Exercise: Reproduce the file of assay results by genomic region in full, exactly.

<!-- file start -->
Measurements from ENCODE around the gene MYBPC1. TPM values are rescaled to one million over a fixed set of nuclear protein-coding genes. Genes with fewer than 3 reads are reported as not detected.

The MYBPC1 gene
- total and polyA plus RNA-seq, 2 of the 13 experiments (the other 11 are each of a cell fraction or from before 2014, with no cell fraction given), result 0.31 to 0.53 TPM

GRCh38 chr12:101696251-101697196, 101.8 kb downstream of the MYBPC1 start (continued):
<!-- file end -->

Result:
Measurements from ENCODE around the gene MYBPC1. TPM values are rescaled to one million over a fixed set of nuclear protein-coding genes. Genes with fewer than 3 reads are reported as not detected.

The MYBPC1 gene
- total and polyA plus RNA-seq, 2 of the 13 experiments (the other 11 are each of a cell fraction or from before 2014, with no cell fraction given), result 0.31 to 0.53 TPM

GRCh38 chr12:101696251-101697196, 101.8 kb downstream of the MYBPC1 start (continued):